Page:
The Future of Journalism and Our Democratic Society

On Wednesday, April 5, the Buchanan Institute’s Hard Pressed research team hosted a panel discussion in order to stimulate awareness about the role and fate of journalism in our modern digital age. The speakers included Aleksander Kocic, Programme Leader of Journalism and lecturer at the Edinburgh Napier University; Nicholas McGowan-Lowe, Chair of the National Union of Journalists’ Freelance Industrial Council; Robert Edwards, a freelance investigative journalist and co-founder of the investigative journalism cooperative The Ferret; Michael Gray, a reporter and journalist for the Common Space Scotland; and Polly Smythe, editor of The Student.

The panels provided a professional and personal perspective into the issues facing the industry. Echoing the work of Tim Wu in The Attention Merchants, the speakers offered insight into the impact of business models — those based on ‘clickbait’ and advertising — which dominate the industry. Effective and superior investigative journalism requires an adequate amount of time and money, and a journalist’s ability to do so has always been constrained by funding requirements. Without such adequate resources, journalists cannot fulfill their vital function of ‘afflicting the comfortable and comforting the afflicted’, as it was put by Edwards. (He remarked that this might not be the credo held by all within the industry).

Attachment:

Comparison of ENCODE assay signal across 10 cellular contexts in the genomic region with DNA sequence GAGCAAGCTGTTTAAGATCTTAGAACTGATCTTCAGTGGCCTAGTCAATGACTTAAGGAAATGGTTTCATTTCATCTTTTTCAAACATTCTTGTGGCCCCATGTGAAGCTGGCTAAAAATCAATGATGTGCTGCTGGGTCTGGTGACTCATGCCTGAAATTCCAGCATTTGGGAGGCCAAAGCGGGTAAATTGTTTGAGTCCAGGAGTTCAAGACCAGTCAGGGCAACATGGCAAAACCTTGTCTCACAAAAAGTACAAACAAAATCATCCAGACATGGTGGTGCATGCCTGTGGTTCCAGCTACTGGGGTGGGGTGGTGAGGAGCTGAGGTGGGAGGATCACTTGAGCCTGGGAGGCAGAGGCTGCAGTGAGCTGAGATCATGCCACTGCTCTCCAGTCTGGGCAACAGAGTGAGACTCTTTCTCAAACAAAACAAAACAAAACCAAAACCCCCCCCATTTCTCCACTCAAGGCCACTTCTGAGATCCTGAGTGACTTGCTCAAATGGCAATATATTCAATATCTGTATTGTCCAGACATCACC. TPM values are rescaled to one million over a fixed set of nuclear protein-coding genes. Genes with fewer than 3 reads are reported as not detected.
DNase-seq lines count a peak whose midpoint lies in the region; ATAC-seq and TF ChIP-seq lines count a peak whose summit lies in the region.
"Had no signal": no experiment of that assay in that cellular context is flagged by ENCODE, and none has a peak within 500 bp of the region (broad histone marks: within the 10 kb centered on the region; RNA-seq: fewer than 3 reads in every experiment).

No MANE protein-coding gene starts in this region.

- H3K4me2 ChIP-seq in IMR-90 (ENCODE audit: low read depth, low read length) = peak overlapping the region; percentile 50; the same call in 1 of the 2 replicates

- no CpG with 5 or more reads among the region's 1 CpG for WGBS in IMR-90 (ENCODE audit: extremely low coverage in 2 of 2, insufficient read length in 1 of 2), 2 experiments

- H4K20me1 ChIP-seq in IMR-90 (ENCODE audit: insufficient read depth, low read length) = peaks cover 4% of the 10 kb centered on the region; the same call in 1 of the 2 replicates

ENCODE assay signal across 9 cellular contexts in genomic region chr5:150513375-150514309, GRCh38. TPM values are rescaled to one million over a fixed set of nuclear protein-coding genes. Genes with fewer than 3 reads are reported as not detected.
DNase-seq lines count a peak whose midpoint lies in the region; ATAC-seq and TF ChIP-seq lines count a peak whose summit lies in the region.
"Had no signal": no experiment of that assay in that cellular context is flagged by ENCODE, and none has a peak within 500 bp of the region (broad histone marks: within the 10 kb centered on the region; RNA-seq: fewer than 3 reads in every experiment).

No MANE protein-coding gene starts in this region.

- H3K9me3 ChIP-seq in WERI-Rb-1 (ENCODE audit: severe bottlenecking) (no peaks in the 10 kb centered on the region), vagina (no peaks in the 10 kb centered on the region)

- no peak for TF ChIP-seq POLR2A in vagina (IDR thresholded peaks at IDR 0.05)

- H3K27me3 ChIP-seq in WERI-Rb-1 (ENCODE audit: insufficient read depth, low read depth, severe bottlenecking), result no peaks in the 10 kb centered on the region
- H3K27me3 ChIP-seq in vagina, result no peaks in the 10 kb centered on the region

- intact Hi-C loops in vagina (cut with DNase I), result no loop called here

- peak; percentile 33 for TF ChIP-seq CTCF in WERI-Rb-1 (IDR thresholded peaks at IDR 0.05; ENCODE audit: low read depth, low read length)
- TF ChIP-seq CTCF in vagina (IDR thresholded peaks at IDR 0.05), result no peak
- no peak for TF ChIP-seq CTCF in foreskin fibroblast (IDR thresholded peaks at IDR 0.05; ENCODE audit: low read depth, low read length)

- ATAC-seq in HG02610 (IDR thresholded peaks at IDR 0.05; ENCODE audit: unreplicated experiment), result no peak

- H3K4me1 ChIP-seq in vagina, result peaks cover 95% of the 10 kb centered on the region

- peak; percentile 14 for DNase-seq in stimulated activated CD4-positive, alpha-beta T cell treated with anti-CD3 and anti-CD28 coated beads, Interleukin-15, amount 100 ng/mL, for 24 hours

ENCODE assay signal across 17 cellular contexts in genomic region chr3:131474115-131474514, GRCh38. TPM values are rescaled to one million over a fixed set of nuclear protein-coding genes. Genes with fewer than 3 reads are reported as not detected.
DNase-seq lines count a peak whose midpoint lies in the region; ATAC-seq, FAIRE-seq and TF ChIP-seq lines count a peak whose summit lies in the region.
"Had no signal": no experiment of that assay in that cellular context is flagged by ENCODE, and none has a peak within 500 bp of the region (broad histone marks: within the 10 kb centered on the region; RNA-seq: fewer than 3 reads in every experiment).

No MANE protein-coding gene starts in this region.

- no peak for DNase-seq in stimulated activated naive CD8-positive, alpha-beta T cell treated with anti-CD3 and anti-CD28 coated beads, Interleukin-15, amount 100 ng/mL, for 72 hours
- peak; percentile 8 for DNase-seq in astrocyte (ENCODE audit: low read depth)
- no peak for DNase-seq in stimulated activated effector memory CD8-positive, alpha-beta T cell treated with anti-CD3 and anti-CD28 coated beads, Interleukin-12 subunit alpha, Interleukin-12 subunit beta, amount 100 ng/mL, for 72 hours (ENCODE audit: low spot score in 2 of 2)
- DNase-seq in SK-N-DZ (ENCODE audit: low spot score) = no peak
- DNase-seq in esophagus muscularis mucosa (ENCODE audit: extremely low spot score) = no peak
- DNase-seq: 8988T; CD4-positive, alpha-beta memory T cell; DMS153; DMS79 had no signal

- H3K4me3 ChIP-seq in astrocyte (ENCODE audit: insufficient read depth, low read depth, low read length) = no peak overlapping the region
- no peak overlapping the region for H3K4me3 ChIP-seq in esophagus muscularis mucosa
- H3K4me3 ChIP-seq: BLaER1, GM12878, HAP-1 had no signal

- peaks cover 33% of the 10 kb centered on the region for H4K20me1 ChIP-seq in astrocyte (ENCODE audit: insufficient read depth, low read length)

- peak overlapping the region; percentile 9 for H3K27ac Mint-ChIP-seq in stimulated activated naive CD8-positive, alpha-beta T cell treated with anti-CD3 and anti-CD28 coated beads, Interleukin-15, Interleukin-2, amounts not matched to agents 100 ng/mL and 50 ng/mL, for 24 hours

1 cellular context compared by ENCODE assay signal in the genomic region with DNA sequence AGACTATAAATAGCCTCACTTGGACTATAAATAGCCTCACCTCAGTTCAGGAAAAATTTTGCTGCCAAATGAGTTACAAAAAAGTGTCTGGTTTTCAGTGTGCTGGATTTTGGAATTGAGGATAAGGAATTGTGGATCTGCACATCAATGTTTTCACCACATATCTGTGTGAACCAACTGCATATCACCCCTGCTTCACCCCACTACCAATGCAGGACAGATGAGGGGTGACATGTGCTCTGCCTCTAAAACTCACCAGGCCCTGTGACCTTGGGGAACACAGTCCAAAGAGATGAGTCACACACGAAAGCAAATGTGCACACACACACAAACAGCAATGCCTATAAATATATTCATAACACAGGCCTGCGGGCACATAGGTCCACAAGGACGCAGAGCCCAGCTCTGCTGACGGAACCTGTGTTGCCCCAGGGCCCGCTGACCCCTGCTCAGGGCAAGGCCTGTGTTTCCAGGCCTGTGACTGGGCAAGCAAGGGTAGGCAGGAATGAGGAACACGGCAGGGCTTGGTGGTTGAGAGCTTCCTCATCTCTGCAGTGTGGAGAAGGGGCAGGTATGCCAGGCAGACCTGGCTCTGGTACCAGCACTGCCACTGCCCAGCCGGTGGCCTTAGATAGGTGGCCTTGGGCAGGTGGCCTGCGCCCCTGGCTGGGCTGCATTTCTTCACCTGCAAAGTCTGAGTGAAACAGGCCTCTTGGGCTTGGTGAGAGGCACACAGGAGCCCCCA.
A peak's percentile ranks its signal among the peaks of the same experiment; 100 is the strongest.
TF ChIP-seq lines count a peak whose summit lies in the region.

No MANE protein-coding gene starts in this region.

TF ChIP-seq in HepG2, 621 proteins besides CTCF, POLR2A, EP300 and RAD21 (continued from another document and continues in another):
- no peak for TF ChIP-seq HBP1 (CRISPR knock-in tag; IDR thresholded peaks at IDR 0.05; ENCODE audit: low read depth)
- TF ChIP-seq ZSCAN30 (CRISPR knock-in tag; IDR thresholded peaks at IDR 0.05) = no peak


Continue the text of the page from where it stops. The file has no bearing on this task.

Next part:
Both Edwards and Gray recognised that journalists and the media companies will have to adapt to new models of free content and digitisation of the news. Gray, reflecting on a conference he recently attended, offered an example of the innovative thought being done on this front: the potential of a citizen media voucher program, whereby people choose which media outlets to fund.

All the panelists agreed upon the necessary role of the media and the trust that must be reinvested in the media. Focusing on its purpose within democratic society, namely serving the citizen’s interest, is essential, especially when the public sphere is markedly polarised.

The question remains, albeit with more insight: where do we go from here?

For students, Smythe discussed the role of student journalism — a microcosm of the larger issue — in preparing future journalists for the industry. It may be that the practices put in place at this level of society could carry through as these students enter the job market. That being said, a more systemic and perhaps deliberative process will be necessary. All of which are being explored at the Institute.

Finally, the Institute appreciates the panelists for taking their time to participate in such a critical discussion. If you would like to get involved, then please contact the Buchanan Institute.

Visit The Ferret:

Visit Common Space Scotland: